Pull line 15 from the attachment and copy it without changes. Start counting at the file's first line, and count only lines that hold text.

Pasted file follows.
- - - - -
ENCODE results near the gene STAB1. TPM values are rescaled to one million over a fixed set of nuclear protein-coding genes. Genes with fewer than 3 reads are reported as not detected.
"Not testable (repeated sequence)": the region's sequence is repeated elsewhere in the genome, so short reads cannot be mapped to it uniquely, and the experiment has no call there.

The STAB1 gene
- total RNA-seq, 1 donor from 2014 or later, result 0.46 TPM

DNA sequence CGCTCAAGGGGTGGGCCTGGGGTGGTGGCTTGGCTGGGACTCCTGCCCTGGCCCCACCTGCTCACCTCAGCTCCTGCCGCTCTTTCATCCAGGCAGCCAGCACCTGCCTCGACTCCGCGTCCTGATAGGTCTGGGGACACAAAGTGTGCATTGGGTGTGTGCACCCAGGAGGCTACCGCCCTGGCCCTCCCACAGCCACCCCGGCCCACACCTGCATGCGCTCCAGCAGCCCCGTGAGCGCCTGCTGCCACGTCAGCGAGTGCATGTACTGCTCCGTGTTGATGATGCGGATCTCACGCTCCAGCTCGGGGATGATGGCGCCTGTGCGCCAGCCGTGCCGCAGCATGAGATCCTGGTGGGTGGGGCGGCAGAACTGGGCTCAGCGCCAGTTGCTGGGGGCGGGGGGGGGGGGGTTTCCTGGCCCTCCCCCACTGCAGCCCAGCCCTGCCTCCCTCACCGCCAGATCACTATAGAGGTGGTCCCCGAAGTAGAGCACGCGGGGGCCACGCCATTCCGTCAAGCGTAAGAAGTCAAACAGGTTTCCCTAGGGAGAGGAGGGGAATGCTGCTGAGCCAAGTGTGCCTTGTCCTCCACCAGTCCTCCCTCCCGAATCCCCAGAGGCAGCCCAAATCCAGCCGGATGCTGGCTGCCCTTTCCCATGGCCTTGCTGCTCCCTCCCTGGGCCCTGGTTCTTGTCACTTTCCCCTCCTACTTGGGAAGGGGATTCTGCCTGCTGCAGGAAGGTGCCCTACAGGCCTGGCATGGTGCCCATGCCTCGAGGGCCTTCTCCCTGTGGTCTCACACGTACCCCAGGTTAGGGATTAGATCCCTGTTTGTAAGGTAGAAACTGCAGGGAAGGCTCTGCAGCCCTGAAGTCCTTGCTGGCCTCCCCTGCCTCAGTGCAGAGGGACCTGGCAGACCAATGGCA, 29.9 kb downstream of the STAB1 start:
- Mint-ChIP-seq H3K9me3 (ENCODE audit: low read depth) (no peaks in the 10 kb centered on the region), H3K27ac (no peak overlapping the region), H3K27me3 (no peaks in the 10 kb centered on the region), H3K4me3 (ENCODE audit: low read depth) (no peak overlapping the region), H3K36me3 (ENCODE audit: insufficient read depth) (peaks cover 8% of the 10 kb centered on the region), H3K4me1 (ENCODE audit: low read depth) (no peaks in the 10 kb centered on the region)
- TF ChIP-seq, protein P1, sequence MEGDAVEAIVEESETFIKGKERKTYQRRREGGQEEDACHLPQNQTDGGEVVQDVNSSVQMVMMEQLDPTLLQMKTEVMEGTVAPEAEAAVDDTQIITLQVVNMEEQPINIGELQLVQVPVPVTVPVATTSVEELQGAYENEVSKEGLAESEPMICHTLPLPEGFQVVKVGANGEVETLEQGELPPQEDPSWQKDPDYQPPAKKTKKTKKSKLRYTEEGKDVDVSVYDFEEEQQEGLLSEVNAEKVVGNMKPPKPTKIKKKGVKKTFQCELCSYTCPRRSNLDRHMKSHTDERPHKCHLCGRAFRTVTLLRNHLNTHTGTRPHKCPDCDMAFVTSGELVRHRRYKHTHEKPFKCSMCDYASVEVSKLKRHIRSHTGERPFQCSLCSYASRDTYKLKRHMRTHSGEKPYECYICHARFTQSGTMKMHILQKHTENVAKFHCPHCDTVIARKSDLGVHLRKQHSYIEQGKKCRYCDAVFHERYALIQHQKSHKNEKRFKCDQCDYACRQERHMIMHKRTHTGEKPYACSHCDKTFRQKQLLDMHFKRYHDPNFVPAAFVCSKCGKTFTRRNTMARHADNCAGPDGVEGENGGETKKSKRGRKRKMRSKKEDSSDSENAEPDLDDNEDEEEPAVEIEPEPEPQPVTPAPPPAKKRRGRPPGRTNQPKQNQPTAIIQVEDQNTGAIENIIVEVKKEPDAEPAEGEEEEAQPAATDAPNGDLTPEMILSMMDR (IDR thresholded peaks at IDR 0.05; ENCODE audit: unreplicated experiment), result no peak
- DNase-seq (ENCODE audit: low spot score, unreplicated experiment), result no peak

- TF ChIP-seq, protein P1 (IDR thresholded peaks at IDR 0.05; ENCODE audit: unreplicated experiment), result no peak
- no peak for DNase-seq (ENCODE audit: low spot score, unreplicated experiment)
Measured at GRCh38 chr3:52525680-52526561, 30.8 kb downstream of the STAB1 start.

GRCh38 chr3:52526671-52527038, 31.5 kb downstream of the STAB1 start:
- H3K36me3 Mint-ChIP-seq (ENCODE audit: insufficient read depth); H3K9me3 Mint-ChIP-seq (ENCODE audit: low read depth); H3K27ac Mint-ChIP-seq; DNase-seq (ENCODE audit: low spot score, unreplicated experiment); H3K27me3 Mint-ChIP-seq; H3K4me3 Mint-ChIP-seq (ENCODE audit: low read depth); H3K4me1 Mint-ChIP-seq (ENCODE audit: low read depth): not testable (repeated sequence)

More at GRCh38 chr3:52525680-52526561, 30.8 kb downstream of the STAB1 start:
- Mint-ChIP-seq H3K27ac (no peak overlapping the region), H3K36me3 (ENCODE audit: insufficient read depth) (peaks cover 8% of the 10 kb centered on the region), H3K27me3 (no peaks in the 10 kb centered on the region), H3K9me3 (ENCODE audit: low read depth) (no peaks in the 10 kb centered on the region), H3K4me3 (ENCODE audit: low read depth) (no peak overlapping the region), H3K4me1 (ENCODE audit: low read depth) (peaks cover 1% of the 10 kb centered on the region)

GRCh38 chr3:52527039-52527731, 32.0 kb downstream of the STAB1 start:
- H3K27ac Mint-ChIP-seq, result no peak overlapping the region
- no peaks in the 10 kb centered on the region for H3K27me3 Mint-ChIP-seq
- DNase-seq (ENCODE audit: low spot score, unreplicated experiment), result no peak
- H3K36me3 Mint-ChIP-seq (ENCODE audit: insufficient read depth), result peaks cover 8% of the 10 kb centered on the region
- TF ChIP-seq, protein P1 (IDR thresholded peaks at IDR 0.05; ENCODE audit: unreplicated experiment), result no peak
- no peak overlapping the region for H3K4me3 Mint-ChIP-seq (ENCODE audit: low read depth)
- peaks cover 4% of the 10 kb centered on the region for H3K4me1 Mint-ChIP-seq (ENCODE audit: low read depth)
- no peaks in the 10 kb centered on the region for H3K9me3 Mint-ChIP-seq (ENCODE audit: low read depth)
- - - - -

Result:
- Mint-ChIP-seq H3K27ac (no peak overlapping the region), H3K36me3 (ENCODE audit: insufficient read depth) (peaks cover 8% of the 10 kb centered on the region), H3K27me3 (no peaks in the 10 kb centered on the region), H3K9me3 (ENCODE audit: low read depth) (no peaks in the 10 kb centered on the region), H3K4me3 (ENCODE audit: low read depth) (no peak overlapping the region), H3K4me1 (ENCODE audit: low read depth) (peaks cover 1% of the 10 kb centered on the region)